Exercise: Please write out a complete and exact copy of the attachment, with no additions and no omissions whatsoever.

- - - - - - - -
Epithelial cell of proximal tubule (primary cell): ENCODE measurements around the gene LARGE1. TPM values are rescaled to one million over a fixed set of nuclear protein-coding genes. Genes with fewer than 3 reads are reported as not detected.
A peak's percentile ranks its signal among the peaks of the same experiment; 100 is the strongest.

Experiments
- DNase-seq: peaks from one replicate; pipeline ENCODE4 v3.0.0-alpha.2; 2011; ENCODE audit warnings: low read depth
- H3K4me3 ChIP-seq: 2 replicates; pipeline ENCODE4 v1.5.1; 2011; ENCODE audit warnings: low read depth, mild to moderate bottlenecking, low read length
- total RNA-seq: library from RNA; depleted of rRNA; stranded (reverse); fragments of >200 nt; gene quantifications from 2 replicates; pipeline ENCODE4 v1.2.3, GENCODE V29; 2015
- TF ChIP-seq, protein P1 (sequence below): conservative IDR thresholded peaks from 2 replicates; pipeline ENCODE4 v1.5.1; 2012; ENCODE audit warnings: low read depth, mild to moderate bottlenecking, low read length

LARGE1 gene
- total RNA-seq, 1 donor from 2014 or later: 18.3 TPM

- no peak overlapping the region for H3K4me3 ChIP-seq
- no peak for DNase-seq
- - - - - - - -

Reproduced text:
Epithelial cell of proximal tubule (primary cell): ENCODE measurements around the gene LARGE1. TPM values are rescaled to one million over a fixed set of nuclear protein-coding genes. Genes with fewer than 3 reads are reported as not detected.
A peak's percentile ranks its signal among the peaks of the same experiment; 100 is the strongest.

Experiments
- DNase-seq: peaks from one replicate; pipeline ENCODE4 v3.0.0-alpha.2; 2011; ENCODE audit warnings: low read depth
- H3K4me3 ChIP-seq: 2 replicates; pipeline ENCODE4 v1.5.1; 2011; ENCODE audit warnings: low read depth, mild to moderate bottlenecking, low read length
- total RNA-seq: library from RNA; depleted of rRNA; stranded (reverse); fragments of >200 nt; gene quantifications from 2 replicates; pipeline ENCODE4 v1.2.3, GENCODE V29; 2015
- TF ChIP-seq, protein P1 (sequence below): conservative IDR thresholded peaks from 2 replicates; pipeline ENCODE4 v1.5.1; 2012; ENCODE audit warnings: low read depth, mild to moderate bottlenecking, low read length

LARGE1 gene
- total RNA-seq, 1 donor from 2014 or later: 18.3 TPM

- no peak overlapping the region for H3K4me3 ChIP-seq
- no peak for DNase-seq